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Nicknamed “The First State,” Delaware has racked up even more kudos: it has recently been named the first and only no-kill animal shelter state in the country. According to the Best Friends Animal Society website , a nonprofit animal welfare group, a no-kill community “is one that acts on the belief that every healthy, adoptable dog and healthy cat should be saved, and that its focus should be on saving as many lives as possible through pet adoption, spay/neuter, trap-neuter-return and other community support programs rather than achieving a specific numerical outcome.” Related: 7 ways to be a sustainable and eco-friendly pet owner In order to be considered no-kill, a state must report at least a 90 percent save rate for all cats and dogs entering shelters , the website explains. The nonprofit organization’s website also says the group is committed to aiding homeless pets from coast to coast. “That means leading local no-kill initiatives, working to end breed discrimination, eliminating puppy mills and keeping community cats (stray and feral felines) safe and out of shelters through TNR (trap-neuter-return) programs,” the site reads. Adding to the excitement, Brandywine Valley SPCA said it was also recognized by Best Friends for its leadership and dedication with the no-kill shelter plan. “The Brandywine Valley SPCA has a live release rate of 95 percent for the more than 14,000 animals a year we intake,” Linda Torelli, marketing director of Brandywine Valley SPCA, told CNN . “Within Delaware, we intake more than 60 percent of the animals entering shelters and more than four times the next largest shelter, so our policies have had a significant impact on the state becoming no-kill.” In 2018, about 733,000 dogs and cats were killed in animal shelters across the country, because the animals didn’t find homes. But Best Friends believes this can change in the U.S. by 2025 if everyone commits. Some of Delaware’s programs that earned the state its place as the first no-kill state include adoption events, trap/neuter/spay programs for cats that might not be adoptable, low-cost veterinary clinics, education programs and behavioral training for dogs that need additional attention. If you’re interested in working on a no-kill resolution for your community or state, you can obtain important information and guidelines from the Best Friends website . + Best Friends Animal Society Via CNN Image via Thomas Park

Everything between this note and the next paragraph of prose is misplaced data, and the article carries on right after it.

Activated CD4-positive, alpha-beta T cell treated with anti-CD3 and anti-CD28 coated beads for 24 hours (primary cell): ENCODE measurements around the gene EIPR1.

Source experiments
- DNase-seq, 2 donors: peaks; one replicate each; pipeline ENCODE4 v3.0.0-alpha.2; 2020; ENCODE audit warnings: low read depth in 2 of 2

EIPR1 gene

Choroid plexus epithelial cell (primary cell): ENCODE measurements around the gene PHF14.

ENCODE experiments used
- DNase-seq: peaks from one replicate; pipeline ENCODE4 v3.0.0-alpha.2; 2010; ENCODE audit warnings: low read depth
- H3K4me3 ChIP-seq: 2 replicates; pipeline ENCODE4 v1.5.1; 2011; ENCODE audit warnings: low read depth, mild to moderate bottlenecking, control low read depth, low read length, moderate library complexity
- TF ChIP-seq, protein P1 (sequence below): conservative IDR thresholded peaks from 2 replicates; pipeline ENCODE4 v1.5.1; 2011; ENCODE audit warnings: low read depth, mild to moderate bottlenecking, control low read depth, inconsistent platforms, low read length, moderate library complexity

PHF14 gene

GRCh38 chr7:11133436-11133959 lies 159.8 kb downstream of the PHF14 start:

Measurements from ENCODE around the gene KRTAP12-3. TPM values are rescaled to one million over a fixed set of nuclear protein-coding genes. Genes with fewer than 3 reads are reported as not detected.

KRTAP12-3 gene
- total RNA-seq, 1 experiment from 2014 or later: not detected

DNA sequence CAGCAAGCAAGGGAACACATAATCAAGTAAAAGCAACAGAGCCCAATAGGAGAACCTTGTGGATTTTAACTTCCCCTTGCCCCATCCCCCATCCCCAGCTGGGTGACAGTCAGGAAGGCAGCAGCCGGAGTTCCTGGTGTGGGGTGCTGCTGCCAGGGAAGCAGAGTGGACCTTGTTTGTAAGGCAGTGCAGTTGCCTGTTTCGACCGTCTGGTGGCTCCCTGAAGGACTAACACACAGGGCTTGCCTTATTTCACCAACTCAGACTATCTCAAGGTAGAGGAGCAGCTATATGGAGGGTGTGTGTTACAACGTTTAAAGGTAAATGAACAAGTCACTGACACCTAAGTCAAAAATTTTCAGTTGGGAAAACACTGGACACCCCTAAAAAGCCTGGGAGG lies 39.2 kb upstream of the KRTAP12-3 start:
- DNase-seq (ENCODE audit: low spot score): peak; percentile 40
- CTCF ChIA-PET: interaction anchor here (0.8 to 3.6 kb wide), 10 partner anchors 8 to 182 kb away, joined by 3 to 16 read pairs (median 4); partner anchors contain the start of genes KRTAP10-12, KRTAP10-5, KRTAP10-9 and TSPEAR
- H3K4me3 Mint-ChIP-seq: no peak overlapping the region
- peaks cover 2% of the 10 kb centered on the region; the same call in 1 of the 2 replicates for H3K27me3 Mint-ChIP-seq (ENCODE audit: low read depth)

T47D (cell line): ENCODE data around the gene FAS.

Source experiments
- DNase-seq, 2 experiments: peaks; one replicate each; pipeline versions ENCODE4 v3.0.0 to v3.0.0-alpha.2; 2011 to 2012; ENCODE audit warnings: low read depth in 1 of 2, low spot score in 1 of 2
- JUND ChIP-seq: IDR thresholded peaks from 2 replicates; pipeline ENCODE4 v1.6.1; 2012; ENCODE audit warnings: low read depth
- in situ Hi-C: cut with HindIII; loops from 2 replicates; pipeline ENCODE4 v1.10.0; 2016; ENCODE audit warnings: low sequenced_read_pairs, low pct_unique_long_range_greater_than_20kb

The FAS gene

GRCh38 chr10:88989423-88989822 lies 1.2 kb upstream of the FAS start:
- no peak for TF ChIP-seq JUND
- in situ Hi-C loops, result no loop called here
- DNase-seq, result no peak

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Delaware becomes first ‘no-kill’ state for animal shelters